So give this a go and enjoy a sunny summer’s afternoon any time of the year. Do let me know how you get on!

Raspberry and almond cake (makes 8 good slices)
150g wholemeal or gluten free self-raising flour
100g ground almonds
pinch of salt
1 teaspoon of baking powder
100g coconut sugar (or other sugar of choice)
200ml almond milk
70ml olive oil
1 teaspoon vanilla essence
100g raspberries (fresh or frozen – the berries keep their shape better if frozen)
25g flaked almonds

Pre-heat the oven to 180ºC/350ºF/Gas Mark 4. Grease and line a 18cm round cake tin or a 2lb loaf tin.

Measure the flour, ground almonds, baking powder and salt into one bowl. Mix the coconut sugar, almond milk, olive oil and vanilla essence in another. Keep the raspberries and flaked almonds to one side for now. Pour the wet mix into the dry and mix quickly but carefully. Once everything is roughly combined, pour half the mix into the prepared cake tin, sprinkle the raspberries over the top then fill with the remaining mix. Make sure all the the raspberries are covered with the mix, sprinkle the flaked almonds over the top and place in the oven for 35 minutes.

Check the cake – it should be risen slightly and lightly browned on top. Check with a skewer to see if it is cooked through – if some mix sticks to the skewer, place back in the oven for a few more minutes. Once you’re happy it’s cooked, remove from the oven and leave to cool in the tin for 10 minutes, then tip out onto a cooling rack. Decorate as above if you wish when fully cool, or just tuck in as it is. Enjoy!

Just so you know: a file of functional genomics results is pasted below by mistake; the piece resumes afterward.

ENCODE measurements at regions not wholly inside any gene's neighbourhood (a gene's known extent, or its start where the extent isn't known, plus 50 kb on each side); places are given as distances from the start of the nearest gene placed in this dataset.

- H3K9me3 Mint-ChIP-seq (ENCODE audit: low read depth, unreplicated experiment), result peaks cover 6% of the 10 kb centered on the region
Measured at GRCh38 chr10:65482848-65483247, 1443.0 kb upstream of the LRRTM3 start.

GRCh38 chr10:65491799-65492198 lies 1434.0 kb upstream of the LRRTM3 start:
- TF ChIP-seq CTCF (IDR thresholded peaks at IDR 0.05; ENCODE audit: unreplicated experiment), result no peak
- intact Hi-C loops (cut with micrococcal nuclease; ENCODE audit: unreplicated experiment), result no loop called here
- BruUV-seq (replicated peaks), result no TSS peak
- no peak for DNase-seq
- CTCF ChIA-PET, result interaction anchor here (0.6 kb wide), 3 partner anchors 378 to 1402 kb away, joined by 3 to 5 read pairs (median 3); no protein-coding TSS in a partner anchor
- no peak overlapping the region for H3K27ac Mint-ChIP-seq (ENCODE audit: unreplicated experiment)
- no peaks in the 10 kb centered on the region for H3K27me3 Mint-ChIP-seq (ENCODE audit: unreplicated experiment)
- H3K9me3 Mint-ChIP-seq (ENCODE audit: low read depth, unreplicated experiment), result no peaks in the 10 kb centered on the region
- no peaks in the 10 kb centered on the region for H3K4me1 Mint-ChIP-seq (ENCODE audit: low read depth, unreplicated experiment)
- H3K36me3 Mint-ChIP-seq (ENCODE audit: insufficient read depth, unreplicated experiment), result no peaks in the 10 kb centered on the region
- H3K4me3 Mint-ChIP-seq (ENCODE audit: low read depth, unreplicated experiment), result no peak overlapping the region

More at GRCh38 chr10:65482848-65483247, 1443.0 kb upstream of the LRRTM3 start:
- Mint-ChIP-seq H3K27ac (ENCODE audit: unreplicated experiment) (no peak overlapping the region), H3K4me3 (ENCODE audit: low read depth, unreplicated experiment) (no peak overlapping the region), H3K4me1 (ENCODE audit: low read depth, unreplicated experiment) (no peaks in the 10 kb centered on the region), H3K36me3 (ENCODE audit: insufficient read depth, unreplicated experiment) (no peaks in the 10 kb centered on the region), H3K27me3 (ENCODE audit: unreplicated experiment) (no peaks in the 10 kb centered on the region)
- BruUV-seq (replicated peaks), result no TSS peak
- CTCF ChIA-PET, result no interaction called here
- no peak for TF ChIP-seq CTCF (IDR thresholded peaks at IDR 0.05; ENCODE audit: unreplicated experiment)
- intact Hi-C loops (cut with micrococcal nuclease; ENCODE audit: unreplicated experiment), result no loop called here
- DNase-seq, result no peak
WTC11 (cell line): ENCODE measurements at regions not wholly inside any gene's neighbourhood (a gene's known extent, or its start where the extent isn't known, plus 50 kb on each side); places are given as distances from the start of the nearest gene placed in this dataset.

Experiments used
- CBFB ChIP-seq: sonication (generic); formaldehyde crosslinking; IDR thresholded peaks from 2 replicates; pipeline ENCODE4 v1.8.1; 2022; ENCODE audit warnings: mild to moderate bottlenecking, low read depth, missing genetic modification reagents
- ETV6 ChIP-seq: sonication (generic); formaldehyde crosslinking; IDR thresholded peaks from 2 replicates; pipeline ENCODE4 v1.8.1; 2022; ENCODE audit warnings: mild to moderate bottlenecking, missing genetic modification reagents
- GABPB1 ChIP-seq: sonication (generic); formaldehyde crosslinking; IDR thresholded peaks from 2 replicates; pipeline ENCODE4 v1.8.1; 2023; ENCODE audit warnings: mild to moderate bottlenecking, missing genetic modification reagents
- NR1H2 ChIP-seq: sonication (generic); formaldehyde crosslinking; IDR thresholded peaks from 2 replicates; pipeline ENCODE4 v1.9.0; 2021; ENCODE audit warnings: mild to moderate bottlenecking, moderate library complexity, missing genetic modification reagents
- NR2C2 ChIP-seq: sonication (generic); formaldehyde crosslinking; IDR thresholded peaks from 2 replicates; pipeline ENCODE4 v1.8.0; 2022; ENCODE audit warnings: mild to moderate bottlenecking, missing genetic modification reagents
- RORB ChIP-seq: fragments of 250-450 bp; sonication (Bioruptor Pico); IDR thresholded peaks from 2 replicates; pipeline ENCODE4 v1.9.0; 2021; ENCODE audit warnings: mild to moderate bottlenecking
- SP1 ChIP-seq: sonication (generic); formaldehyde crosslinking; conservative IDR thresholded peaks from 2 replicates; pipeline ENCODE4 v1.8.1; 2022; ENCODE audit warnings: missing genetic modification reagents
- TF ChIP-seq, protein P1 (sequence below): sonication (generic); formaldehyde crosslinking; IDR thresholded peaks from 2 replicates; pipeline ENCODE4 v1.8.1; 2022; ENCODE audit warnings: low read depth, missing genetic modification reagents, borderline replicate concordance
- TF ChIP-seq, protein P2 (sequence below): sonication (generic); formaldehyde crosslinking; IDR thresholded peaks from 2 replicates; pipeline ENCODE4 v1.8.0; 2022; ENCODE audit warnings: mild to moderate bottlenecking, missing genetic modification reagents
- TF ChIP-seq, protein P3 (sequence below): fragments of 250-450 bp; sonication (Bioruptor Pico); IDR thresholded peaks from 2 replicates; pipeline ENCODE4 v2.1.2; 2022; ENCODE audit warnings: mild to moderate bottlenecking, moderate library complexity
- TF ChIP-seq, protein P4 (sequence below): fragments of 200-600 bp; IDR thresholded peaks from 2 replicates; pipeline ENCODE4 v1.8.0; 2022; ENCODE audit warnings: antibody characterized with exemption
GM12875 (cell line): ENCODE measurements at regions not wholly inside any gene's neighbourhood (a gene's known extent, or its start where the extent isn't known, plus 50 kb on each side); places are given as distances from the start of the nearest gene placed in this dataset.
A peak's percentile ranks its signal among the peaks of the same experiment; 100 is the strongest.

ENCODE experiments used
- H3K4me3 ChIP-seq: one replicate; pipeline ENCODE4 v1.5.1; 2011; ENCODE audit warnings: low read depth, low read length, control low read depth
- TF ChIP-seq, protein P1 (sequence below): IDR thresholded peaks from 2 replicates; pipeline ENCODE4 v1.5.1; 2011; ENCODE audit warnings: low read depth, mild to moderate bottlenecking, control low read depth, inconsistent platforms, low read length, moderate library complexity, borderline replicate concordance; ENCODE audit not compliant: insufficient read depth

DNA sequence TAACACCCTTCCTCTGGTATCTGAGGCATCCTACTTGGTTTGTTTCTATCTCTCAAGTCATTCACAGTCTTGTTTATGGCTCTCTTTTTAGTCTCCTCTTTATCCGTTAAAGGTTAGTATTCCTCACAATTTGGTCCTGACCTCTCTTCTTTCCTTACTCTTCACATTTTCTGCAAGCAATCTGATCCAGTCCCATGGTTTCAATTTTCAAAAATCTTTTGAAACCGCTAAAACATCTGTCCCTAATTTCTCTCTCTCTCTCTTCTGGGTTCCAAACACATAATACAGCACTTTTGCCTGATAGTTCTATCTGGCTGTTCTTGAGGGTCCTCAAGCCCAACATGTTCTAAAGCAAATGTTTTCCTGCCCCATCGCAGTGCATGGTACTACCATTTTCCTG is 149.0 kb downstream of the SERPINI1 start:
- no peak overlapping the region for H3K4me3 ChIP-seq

Summer crumble comfort

Some may call us brave, others foolish, but we have just been away on holiday for two weeks, leaving our teens at home to fend for themselves. It’s not the first time we’ve done it, but certainly the longest. And with great relief, they managed just fine – the house was still standing, no difficult to explain holes in the wall or dangling radiators (it’s happened before!) and pretty tidy too – how wonderful!

The only thing that needed immediate attention turned out to be the freezer – the door had been left open a bit so it was over-iced and a couple of things had started to defrost. No big problem that’s for sure, especially when those two items were a container of cakes and a bag of rhubarb – they just needed to be eaten :).

The biggest issue about being home turned out to be the weather! Not that it had been perfect in the Alps, but I had got used to a large amount of very hot sun, and now suddenly it was grey, dull and definitely wet, enough to put the damper on anyone’s holiday spirits. Comfort food was needed and that bag of rhubarb was begging to be made into a crumble. As it is still summer, no matter what the view out the window may say, I wanted to add a suitable seasonal element and the tub of gorgeously sweet strawberries I’d picked up hit the spot. Some may say that rhubarb and strawberry are an odd combination for a crumble, but they go together perfectly as the sweetness of the glorious strawberries means you need less sugar to soften the tart rhubarb, just as long as the strawberries are properly grown and flavoursome. I wouldn’t make this with insipid out-of-season watery berries that’s for sure.